In 2014, as organizations look to do more with less, IT performance management will be measured by business value. Organizations are initiating many IT transformation projects to become more nimble, agile and cost-effective. For the success of these projects, organizations will need performance management solutions that are aligned with their IT strategy. Therefore, performance management solutions that enable IT agility, end-user satisfaction and operations efficiency will be in demand.
Here are our predictions for the top-10 trends in IT performance management in 2014
- End user experience will be a key success factor by which IT success will be measured. Businesses will expect IT to find problems before their users do, pinpoint the root cause of the problem and solve the problem at the earliest. IT organizations will seek solutions that will allow them to provide great user experience and productivity.
- Application Performance Management (APM) will become virtualization-aware. Virtualization adoption will continue to grow in 2014. At the same time though, enterprises are beginning to realize that virtualization is not just yet another infrastructure silo that can be operated and managed independently. In 2014, we will see enterprises start to include virtualization as an integral part of their application performance management initiatives. Monitoring and management tools will also need to do the same – performance management and root-cause diagnosis tools will need to understand virtualization and its related dependencies to be effective.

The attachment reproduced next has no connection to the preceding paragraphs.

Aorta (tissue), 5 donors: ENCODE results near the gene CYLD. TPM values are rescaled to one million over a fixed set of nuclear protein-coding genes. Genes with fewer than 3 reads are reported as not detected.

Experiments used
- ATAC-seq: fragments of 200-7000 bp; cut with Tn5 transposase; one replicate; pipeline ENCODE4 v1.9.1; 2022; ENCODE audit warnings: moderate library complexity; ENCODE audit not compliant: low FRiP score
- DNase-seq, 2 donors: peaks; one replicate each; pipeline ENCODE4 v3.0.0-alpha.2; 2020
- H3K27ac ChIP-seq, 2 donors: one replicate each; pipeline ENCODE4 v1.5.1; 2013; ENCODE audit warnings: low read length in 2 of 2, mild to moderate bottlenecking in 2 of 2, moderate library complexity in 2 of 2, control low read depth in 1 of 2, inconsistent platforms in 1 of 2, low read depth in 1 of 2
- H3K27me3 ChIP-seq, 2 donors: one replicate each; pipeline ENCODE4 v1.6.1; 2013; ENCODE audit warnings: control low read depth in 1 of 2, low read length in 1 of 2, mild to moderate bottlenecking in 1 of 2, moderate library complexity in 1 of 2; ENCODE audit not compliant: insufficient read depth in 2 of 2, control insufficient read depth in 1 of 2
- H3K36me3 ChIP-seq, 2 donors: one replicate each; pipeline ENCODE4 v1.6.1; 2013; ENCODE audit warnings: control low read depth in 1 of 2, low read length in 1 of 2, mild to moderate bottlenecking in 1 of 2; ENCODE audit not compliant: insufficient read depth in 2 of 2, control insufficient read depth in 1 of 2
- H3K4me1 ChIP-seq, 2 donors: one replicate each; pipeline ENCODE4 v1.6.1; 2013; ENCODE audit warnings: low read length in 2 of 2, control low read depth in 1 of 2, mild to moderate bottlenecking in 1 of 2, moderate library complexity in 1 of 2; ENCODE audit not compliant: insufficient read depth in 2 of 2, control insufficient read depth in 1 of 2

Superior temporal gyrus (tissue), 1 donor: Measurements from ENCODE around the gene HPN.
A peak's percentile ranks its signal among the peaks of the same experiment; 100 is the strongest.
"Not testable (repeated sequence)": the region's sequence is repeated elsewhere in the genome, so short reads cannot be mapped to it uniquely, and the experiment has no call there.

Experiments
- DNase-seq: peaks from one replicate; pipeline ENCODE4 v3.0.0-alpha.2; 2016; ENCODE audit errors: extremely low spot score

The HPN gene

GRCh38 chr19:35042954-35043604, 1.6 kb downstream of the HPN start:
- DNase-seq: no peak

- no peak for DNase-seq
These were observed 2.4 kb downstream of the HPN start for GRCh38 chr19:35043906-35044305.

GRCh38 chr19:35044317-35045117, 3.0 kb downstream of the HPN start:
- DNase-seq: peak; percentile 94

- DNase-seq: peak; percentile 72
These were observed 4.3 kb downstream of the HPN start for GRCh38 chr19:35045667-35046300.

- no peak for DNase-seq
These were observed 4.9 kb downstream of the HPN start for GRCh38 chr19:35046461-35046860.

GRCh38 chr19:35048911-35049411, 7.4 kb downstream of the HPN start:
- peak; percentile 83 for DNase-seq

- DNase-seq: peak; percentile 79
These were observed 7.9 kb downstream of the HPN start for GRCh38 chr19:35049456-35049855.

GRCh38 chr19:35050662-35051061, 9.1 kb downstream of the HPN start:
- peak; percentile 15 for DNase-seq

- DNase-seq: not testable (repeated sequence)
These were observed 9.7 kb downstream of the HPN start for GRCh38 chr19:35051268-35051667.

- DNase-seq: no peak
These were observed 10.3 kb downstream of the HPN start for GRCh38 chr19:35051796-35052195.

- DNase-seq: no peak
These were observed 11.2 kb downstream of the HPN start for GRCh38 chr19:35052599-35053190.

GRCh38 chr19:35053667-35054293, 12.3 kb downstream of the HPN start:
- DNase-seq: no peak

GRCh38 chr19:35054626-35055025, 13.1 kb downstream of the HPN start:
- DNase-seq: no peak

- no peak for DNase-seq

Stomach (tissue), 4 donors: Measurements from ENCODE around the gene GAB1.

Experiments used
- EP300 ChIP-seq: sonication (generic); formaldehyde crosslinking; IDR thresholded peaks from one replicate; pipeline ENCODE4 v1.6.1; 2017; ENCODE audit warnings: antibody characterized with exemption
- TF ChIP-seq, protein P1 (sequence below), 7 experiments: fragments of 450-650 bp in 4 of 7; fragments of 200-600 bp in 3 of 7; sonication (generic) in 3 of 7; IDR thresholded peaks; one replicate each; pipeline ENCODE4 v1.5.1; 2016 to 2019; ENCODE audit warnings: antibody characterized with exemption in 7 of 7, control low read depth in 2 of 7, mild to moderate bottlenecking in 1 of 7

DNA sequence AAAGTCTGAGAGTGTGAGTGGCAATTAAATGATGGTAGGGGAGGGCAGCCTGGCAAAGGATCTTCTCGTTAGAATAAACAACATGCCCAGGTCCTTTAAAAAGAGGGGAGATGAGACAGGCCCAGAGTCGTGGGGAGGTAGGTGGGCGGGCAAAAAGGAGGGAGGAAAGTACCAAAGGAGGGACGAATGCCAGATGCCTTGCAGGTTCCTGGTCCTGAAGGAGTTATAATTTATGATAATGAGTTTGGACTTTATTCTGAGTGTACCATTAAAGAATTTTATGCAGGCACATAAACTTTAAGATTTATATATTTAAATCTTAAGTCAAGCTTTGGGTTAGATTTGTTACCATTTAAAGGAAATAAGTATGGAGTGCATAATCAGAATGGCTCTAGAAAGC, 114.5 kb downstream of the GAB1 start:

- Virtualization vendors will seek to become application-aware. In 2014, mission-critical applications like SAP, Oracle and Microsoft Dynamics will be virtualized at a faster pace than they have been in the past. Along with this trend, will be the need for faster and more accurate diagnosis and troubleshooting so administrators can quickly understand where the bottleneck lies – whether a slowdown is in the application or in the virtualization platform. Virtualization vendors will feel the need to provide tools that enable faster, deeper and better correlated performance visibility. IT will be challenged to go beyond a hypervisor-centric view and basic virtualization metrics and will need tools and processes that will help them ensure user satisfaction and productivity.